The rear derailleurs for 11–46 1x10 and 1x11 are:

These rear derailleurs are interchangeable between 1x10 and 1x11.

There is one 10/11 speed 1x crankset, the M5100. This doesn’t use direct mount chainrings, and it has solid arms, so it’s heavier than 12-speed cranksets.

Deore 1x11

The 2020–21 Deore M5100 1 x 11 drivetrain is an improvement on previous 1 x 11 in that it uses a 1–51t cassette.

This is coupled with the M5100 derailleur, which is almost identical to the 12-speed M6100 derailleur. Possibly the jockey wheels differ slightly. However the 10, 11 and 12-speed 1x drivetrains seem to be largely cross-compatible.

Downhill (1x10)

The downhill drivetrain consists of a Saint or Zee shifter. Typically as downhill bikes are very expensive to buy, the higher quality Saint will be preferred to Zee. The Saint shifter and rear derailleur is similar to Deore XT, and compatible with the 10-speed Deore XT generation. The Zee shifter and rear derailleur is similar to Deore.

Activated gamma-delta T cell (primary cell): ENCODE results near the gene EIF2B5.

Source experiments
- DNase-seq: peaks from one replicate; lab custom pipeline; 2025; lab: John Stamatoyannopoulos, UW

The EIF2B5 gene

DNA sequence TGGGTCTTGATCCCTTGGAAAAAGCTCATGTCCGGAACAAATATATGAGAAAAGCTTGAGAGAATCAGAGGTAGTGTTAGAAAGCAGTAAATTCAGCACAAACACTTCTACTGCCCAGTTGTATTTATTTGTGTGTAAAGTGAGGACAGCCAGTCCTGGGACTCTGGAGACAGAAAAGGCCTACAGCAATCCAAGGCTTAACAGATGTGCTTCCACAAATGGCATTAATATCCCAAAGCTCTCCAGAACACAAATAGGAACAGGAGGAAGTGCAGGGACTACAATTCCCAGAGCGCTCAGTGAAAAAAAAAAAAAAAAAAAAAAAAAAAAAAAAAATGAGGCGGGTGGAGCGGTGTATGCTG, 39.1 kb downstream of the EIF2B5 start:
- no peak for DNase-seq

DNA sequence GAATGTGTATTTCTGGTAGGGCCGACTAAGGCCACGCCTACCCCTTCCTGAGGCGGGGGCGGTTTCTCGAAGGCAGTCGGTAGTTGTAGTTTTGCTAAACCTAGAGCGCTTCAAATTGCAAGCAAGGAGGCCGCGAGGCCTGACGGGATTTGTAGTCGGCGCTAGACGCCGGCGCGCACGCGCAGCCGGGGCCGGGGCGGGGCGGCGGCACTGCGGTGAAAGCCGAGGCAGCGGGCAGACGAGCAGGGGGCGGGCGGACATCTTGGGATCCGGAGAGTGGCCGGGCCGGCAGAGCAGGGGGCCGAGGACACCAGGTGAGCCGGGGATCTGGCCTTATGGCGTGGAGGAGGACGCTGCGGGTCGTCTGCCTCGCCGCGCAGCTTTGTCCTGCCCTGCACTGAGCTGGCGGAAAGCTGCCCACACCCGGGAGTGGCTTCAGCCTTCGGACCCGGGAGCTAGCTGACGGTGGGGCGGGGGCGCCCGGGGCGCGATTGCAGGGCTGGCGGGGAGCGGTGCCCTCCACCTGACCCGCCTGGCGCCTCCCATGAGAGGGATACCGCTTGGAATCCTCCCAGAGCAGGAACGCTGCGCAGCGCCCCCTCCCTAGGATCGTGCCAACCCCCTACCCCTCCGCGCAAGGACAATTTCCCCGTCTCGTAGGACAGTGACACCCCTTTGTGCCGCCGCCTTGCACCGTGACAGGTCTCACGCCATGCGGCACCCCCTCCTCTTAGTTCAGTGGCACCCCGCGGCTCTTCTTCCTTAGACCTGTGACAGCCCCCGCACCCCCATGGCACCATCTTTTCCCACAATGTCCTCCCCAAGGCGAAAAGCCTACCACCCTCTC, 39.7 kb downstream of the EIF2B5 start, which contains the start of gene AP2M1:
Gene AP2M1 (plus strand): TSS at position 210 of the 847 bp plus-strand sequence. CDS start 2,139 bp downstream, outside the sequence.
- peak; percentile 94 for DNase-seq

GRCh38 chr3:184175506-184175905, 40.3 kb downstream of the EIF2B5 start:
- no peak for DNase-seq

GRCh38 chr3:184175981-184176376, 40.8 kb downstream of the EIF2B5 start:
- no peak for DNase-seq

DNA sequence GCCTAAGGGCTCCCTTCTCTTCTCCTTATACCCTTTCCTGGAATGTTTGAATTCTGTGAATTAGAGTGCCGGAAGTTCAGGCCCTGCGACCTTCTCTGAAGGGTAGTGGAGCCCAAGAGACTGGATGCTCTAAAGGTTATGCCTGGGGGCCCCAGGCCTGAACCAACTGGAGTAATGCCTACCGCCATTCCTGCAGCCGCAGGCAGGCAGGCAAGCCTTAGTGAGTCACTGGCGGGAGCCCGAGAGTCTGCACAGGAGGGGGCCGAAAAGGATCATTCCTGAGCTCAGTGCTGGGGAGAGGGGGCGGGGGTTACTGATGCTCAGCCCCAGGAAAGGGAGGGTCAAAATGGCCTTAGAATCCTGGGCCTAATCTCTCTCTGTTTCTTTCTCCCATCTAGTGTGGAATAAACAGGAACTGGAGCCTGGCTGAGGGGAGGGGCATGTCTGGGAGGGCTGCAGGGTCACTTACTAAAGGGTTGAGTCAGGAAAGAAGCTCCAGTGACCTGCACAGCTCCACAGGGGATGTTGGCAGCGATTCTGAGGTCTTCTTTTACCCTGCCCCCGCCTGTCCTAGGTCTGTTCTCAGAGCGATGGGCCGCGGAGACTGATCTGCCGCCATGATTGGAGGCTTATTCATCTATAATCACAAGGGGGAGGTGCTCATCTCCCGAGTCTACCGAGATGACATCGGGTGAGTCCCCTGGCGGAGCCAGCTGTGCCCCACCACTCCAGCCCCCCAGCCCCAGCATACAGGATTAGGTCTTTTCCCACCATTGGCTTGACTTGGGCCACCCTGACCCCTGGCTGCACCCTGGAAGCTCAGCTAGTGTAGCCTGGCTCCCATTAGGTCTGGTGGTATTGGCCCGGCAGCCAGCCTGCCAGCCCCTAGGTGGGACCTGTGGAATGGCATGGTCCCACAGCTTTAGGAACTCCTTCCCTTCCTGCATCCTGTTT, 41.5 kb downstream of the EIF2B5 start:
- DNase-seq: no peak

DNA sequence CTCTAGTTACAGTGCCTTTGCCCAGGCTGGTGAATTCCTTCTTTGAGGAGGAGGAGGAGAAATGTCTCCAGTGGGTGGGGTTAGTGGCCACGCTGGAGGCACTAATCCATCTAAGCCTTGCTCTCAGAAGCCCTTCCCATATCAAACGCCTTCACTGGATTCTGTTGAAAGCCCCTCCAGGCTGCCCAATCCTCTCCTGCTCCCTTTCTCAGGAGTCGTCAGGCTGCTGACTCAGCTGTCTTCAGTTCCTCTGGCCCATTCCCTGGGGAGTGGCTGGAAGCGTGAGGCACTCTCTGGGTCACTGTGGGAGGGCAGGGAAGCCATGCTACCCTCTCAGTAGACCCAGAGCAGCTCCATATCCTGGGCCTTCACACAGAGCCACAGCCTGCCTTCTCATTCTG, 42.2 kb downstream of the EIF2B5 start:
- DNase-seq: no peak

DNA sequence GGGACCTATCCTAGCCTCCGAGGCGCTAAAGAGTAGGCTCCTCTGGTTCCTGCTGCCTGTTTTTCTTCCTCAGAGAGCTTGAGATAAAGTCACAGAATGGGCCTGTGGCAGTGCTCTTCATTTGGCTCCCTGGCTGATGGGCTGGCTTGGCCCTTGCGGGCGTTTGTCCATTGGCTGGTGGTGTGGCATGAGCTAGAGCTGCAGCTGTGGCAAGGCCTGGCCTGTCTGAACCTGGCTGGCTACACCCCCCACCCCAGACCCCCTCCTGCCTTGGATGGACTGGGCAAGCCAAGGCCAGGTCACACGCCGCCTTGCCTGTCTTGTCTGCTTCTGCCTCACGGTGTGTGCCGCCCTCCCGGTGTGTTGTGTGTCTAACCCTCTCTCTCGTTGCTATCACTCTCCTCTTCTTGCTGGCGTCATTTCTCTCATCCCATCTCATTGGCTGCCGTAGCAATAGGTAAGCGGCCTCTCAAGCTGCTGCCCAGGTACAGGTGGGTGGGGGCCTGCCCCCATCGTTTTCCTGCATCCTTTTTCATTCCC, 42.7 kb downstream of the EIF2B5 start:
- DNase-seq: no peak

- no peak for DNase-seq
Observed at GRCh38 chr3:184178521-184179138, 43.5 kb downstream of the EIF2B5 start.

Since a downhill bike is ONLY intended to be ridden downhill, it does not need a large range.This is different from other 1x drivetrains.

Other drivetrains

Other MTB-based drivetrains include:

‘The cheap MTB’ consists of:


With the rebranding of Acera to Alivio, although Shimano claim to have these eight tiers in ascending quality order:

In reality, it’s more like:

And the last can probably be ignored as an unnecessary luxury. And ‘Tourney’ does not mean bad, although in some cases it’s a sign of poor quality components elsewhere on the bike